SXSW

For transforming the Austin multimedia confab into a state of mind.

More than 76,000 people went to Austin last year for South by Southwest's conferences devoted to film, music, interactive, and, its then-newest entrant, education—a 23% increase from 2012. (This year, SXSW will add sports to its mix. Geek-outs for all!) But the biggest success came 1,266 miles away in Las Vegas, where a spinoff for startup types, V2V, drew 1,500 people. SXSW is no longer bound by geography. So, why Vegas?

It has space:
"We used to do an event in Portland called North by Northwest. We looked at Vegas at the time, but it was booming and too expensive. Now Vegas is overbuilt, we can afford to do something there—and we were recruited by the Las Vegas Convention Bureau."
—Roland Swenson, cofounder and president, SXSW

It's a safety net:
"I don't think all of the growth of Interactive is all of a sudden going to go to Vegas, but in four to five years, if the Vegas event grows, it helps mitigate growth pressure off of Austin."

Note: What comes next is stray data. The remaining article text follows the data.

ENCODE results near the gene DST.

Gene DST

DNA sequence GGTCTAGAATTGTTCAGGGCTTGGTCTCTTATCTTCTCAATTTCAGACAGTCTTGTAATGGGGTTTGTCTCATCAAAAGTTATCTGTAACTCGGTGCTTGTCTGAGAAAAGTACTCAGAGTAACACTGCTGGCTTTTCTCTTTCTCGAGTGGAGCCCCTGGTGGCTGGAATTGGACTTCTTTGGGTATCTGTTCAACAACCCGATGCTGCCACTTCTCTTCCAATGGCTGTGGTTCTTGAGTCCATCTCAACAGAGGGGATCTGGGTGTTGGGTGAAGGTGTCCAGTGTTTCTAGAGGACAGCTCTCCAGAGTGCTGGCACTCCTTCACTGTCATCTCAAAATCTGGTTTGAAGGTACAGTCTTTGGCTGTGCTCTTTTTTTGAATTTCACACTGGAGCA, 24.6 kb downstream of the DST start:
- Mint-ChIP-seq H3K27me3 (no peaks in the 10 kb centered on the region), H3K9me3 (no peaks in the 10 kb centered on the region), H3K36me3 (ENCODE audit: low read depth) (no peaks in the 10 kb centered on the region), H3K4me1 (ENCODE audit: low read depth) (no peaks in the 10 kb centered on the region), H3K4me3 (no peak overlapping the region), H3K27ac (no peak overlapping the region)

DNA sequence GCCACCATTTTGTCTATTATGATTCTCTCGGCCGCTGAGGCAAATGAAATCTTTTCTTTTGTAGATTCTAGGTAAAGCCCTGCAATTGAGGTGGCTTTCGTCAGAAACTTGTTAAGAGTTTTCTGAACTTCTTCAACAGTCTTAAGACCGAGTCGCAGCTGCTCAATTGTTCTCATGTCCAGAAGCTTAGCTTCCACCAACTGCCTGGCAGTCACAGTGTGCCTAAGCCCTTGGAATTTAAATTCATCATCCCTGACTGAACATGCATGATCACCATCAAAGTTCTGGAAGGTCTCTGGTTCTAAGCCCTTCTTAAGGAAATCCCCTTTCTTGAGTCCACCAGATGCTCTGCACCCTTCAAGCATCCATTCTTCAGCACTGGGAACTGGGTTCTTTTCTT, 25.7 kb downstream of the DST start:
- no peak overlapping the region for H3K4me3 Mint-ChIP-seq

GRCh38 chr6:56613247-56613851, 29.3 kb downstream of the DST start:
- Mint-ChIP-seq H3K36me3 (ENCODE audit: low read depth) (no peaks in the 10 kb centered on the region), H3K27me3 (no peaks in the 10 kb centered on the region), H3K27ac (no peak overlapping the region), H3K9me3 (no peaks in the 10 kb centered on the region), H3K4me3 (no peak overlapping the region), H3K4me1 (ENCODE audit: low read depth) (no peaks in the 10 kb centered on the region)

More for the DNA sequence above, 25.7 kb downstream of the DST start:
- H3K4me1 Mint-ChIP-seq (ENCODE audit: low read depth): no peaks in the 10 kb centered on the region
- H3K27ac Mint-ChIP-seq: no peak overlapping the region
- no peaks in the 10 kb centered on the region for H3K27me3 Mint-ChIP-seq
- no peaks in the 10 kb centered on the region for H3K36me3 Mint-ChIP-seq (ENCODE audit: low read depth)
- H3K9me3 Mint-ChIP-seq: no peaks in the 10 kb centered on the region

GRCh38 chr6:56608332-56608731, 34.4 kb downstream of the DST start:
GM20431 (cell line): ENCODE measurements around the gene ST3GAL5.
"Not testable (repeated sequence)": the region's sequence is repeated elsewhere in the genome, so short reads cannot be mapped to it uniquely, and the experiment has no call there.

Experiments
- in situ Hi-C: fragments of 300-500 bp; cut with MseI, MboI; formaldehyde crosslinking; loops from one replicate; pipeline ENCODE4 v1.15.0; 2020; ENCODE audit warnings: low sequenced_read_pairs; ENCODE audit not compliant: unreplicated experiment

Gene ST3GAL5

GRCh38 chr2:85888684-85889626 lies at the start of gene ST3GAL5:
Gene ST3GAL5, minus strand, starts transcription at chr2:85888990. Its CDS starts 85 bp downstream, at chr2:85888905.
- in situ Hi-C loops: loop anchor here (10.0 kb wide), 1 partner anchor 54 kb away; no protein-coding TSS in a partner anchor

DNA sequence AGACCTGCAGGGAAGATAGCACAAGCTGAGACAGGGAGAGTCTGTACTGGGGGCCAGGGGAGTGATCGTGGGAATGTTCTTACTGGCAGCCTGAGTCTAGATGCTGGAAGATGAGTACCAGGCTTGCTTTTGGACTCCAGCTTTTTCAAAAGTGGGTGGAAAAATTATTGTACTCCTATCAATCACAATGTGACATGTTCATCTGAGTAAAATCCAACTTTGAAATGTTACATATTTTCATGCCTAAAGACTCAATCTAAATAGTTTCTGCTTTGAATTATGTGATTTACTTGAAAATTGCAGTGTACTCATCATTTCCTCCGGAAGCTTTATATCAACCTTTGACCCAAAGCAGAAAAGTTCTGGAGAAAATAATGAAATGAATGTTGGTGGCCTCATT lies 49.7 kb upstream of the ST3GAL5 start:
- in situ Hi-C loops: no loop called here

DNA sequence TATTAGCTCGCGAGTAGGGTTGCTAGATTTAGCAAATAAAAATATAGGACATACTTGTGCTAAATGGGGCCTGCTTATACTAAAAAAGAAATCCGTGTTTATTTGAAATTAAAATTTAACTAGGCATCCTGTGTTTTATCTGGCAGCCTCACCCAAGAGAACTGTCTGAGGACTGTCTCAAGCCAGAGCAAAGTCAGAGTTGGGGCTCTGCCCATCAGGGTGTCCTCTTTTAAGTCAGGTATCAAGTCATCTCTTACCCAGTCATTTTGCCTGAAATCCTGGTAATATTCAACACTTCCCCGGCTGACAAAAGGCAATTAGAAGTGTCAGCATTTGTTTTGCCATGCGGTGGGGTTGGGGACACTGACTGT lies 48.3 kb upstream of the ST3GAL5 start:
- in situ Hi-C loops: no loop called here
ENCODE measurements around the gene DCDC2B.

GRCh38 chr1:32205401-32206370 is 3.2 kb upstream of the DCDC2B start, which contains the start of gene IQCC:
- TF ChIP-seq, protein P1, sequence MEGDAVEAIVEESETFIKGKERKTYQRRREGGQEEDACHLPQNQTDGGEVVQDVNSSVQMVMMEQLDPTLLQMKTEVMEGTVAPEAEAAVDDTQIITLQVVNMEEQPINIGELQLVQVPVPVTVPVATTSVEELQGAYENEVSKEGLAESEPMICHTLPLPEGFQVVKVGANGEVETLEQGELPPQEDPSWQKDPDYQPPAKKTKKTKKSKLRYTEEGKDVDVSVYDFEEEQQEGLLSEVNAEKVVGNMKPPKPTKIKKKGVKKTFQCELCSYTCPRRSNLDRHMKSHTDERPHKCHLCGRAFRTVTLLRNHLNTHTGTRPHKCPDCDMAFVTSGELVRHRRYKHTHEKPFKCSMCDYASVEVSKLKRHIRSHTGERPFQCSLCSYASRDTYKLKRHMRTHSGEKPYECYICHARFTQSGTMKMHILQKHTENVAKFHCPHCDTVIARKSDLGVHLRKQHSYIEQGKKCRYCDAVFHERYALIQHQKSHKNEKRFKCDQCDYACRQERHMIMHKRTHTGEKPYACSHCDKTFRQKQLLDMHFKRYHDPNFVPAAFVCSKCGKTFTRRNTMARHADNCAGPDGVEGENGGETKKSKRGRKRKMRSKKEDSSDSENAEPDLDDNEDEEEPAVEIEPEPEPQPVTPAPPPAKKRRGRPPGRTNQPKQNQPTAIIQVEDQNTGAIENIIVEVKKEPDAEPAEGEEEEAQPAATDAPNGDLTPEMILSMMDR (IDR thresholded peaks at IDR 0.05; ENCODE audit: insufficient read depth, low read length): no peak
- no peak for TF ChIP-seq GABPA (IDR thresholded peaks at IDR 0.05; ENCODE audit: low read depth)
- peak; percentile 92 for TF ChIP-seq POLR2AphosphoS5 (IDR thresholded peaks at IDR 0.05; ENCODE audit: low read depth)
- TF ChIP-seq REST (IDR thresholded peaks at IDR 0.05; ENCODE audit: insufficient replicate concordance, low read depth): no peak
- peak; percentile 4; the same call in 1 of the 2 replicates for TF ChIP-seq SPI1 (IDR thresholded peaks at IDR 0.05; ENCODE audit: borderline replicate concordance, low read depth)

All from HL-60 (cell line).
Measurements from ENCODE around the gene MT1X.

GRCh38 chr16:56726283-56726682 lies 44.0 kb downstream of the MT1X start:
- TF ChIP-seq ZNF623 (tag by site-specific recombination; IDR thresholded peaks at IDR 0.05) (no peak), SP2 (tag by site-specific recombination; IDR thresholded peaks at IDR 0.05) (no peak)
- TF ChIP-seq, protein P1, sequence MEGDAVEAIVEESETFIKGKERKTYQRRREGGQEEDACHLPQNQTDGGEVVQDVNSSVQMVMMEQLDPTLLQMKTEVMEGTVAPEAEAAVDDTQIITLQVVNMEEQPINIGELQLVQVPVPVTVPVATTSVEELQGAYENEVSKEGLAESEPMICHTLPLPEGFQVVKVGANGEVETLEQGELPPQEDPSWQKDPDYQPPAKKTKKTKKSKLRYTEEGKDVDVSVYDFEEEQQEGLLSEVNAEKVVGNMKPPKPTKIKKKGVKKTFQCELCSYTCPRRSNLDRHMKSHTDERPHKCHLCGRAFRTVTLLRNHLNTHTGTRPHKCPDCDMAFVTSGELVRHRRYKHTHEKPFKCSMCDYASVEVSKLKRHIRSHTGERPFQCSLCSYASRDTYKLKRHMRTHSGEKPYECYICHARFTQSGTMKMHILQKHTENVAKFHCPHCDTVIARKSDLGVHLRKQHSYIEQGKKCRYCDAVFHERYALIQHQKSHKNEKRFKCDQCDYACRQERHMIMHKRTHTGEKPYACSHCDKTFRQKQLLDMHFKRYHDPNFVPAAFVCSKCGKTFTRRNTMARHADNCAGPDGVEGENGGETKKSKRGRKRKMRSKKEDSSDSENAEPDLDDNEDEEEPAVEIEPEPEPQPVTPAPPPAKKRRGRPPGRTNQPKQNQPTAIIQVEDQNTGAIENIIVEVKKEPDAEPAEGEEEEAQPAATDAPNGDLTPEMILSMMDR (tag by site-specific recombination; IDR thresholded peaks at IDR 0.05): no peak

—Hugh Forrest, Director, SXSW Interactive

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It reclaims Austin:
"My pet theory for why they did V2V is that they have a bit of a distaste for all the startup culture and VC money and would rather that be something outside Austin."
—Omar Gallaga, technology culture reporter, Austin American-Statesman

It's a reboot:
"I was a mentor at V2V last year. It reminded me a lot of the early SXSW years. There are a lot of weirdos, and maybe we don't all quite fit in together and are not exactly sure what this new event is, but we think it's something important."
—Patrick Curry, founder and CEO, Tsug

It's more fun:
"What I really liked about V2V was that it was like SXSW when it was smaller—when companies sent only one person instead of whole groups, and everybody was forced to mingle."
—Sweet John Muehlbauer, director of social media, Sitegoals

[Poster by Ross Macdonald]